Graziano: He's the engine, that's for sure. I thought the target distribution was more even this week, then I looked at the box score and saw Beckham was targeted 12 times and no one else was targeted more than six. And this in Manning's best game of the year. It's not exaggerating to say there's no one in the league playing the receiver position better than Beckham is playing it at the moment. He runs great routes, has great speed, catches everything and offers the ability to run trick plays where he lines up in the backfield because he can run with the ball or even throw it. He had only two catches for 28 yards in the Week 6 whitewashing in Philadelphia in which Victor Cruz went down. But since that game, Beckham has 1,048 yards and 10 touchdowns in only nine games. He can be as good as he wants to be. Remember, he's doing this after missing almost all of the offseason program, all of training camp and the first four games of the season due to a hamstring injury. In the grand scheme of things, at the NFL level, he has barely even practiced.

As far as this game goes, Beckham and the Giants’ offense are on a roll. Do you expect them to be able to continue it against an Eagles defense that shut them out in Week 6?

Sheridan: Yup.

Oh, I should write more? I just don’t see anything from the Eagles' defense that suggests they’re equipped to stop the bleeding that has cost them these past three games. There is some chance that Bradley Fletcher will get benched after his escapades covering Dez Bryant and DeSean Jackson, but there is a reason the Eagles kept running Fletcher out there. He’s better than Nolan Carroll and Brandon Boykin.

That said, can he cover Beckham? I shudder to think about the damage that might be done if the Eagles try to find out. The simple fact is the Eagles have tended to lose against good quarterbacks with decent weapons to work with. You know better than I do what was up with Manning and the Giants when the Eagles shut them out in October. Cruz got hurt in that game. Beckham was only a household name with “David” in front of it back then. But if the Giants of the past few weeks show up Sunday, they will be able to get some big plays on this defense.

There always seems to be speculation about Tom Coughlin’s future. He endured a seven-game losing streak this season. Now that things seem turned around, is there more confidence in Coughlin going forward? Is he feeling re-energized?

Graziano: I never sensed a lapse in energy -- not for any sustained length of time. Coughlin was down after the loss in Jacksonville that dropped the Giants to 3-9, but true to his nature he was right back up Wednesday and getting the team ready for the next game the way he always does. At this point, I think it would be shocking if he's not back next year, based on everything I've heard inside and outside the building about this. Ownership never wanted to get rid of him -- especially after only one year in the new offense and with Ben McAdoo still only 37 and likely not ready yet to take over. There was some concern that a lousy finish might force their hand, but the three straight wins here have mellowed things, and now I expect Coughlin back in 2015. And I don't expect to see any difference in the way he coaches or operates. He's as consistently a high-energy coach as there is in the league, even though he's the oldest, and if there was no reason to get rid of him last year, I don't see what the reason is to do it a year later.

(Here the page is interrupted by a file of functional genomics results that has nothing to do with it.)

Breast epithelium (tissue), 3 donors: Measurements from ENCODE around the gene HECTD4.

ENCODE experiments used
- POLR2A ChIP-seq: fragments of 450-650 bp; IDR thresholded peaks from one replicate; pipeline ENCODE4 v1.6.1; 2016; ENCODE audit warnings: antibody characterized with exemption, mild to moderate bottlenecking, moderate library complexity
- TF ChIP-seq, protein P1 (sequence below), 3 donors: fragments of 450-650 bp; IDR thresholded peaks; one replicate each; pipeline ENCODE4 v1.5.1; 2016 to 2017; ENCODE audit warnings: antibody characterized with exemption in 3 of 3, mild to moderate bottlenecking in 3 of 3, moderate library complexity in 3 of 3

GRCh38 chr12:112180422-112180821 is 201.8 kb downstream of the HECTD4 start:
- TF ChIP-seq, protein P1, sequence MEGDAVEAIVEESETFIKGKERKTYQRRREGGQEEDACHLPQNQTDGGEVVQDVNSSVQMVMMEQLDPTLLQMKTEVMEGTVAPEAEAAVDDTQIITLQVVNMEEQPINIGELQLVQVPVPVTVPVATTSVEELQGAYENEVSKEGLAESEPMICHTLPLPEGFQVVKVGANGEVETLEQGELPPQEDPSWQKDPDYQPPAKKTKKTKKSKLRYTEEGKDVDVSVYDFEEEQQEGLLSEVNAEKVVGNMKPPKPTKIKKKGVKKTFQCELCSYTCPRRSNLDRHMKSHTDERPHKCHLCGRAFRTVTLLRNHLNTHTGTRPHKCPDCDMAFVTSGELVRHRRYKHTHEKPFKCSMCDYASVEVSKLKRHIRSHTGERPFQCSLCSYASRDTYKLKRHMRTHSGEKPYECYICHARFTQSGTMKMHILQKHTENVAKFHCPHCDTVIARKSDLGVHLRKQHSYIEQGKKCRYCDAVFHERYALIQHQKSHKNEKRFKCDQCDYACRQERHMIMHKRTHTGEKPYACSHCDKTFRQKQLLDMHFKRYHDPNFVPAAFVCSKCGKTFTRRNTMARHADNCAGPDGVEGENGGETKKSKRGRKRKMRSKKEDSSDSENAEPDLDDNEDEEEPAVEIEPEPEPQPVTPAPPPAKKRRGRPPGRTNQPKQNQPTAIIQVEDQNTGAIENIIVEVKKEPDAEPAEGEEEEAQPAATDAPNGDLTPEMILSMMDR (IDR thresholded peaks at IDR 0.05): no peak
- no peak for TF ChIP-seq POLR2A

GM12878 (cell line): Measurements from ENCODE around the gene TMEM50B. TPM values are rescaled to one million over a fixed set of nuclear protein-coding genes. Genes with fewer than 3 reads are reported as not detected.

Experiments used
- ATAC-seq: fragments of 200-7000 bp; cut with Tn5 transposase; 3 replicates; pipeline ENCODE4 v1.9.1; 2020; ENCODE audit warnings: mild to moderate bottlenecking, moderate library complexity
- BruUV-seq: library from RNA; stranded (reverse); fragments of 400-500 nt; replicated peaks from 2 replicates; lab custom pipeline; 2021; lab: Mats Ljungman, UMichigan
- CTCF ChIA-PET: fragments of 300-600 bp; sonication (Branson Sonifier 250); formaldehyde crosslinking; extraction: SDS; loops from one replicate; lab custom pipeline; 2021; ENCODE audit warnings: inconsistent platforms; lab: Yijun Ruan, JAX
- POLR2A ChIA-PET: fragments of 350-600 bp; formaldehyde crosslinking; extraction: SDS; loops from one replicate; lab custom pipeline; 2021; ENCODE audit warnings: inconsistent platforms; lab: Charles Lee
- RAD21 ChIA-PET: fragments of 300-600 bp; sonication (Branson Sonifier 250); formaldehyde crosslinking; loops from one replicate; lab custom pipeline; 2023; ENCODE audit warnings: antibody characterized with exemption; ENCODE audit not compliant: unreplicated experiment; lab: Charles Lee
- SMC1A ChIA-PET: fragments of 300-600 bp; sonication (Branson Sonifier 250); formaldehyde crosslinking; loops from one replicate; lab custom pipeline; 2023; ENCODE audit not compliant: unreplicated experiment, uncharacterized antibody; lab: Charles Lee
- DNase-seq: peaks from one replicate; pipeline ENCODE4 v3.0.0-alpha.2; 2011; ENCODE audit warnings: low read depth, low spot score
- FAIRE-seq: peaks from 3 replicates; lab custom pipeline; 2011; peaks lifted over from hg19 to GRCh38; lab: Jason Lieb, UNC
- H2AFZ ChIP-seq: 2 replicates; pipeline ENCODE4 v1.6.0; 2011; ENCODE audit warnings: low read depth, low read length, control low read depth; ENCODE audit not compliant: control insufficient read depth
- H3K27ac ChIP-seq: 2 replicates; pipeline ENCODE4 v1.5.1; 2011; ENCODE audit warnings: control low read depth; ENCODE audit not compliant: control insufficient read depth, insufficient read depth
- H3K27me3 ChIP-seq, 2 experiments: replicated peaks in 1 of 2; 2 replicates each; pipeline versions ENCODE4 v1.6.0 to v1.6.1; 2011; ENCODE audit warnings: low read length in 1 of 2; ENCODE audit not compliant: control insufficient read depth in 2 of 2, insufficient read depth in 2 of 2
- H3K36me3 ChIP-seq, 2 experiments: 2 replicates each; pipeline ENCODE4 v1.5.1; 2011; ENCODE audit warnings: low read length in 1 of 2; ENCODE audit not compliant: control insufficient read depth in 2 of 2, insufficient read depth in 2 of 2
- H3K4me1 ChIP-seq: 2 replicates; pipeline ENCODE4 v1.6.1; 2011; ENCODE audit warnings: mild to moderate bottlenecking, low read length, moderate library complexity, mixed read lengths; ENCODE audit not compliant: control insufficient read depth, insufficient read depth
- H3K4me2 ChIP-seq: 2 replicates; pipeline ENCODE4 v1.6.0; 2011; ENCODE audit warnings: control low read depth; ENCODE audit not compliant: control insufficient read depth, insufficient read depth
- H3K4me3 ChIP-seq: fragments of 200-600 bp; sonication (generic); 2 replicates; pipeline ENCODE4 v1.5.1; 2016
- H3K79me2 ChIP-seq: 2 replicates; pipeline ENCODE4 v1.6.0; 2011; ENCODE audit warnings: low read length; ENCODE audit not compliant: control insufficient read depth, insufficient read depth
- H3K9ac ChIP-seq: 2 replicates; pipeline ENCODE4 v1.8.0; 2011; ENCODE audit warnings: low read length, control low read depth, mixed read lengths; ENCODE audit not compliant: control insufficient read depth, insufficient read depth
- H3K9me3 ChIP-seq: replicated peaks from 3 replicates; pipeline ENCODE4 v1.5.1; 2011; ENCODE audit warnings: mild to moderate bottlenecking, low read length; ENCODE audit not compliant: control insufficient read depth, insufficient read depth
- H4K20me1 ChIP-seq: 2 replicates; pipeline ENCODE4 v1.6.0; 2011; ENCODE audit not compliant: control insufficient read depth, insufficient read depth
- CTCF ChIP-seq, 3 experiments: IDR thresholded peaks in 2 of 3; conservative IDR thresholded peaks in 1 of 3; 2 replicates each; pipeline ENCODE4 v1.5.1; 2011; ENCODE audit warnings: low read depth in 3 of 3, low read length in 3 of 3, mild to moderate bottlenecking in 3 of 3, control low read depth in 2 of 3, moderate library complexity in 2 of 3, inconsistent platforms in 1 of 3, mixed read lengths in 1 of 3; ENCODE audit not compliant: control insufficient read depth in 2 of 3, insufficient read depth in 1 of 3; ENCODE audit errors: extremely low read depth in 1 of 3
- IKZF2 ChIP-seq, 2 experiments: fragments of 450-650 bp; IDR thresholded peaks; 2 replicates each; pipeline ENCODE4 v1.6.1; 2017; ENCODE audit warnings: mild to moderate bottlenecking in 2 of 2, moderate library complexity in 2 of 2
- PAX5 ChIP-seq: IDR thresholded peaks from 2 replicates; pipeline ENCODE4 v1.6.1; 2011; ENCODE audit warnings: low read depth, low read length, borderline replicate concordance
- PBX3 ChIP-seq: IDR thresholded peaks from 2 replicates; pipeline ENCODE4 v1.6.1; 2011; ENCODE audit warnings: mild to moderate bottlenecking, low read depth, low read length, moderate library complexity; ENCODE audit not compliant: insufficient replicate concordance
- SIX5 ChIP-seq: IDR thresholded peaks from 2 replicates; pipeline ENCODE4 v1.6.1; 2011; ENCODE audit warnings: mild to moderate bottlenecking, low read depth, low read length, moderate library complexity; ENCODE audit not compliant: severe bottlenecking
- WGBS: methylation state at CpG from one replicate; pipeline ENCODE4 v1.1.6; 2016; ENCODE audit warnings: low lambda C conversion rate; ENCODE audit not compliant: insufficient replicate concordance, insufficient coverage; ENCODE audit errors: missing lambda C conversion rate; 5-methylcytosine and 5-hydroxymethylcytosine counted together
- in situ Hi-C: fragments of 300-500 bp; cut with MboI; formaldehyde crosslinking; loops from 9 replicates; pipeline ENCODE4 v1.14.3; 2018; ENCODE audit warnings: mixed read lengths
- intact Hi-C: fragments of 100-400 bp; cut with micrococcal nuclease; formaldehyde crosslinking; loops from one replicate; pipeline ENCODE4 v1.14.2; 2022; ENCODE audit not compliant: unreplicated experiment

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PHILADELPHIA -- The New York Giants lost more than a game here Sunday night. They lost wide receiver Victor Cruz for the season to a knee injury -- a loss that hit them on a deeper emotional level than did the 27-0 loss on the scoreboard. They also lost ground in the NFC East. Rather than playing for first place next week in Dallas, they sit at 3-3, a full two games behind the two teams tied for first place in their division.

It was a terrible night on every conceivable level for the Giants -- a rude splash of cold water in the face of a team that was beginning to feel as though it had things figured out.

[+] EnlargeEli Manning
Rich Schultz /Getty ImagesEli Manning and the Giants couldn't get going against the Eagles and fell to 3-3.
"I think it's a good reminder that you can't just show up on the field and have things go well for you automatically," Giants quarterback Eli Manning said. "You've got to earn it."

The Giants aren't as bad as they looked Sunday night. Nor are they as good as they looked during the three-game winning streak they carried here with them on a wave of bizarre midweek trash talk. They are what we thought they were all along -- a rebuilding team that's going to show progress in spurts but isn't likely to sustain excellence anytime soon. They're a team unlikely to be able to survive injuries to players as important to them as Cruz and injured running back Rashad Jennings, who missed this game with a knee injury of his own. They're good enough and well-coached enough that it's not going to shock you to see them win any given game, yet they're unfinished enough that they can still get their helmets handed to them by a 2013 playoff team that has as many good players as the Eagles do.

"Definitely, the first couple of series, we got punched in the mouth," Giants cornerback Prince Amukamara said. "We started bleeding, and we couldn't put a Band-Aid on it."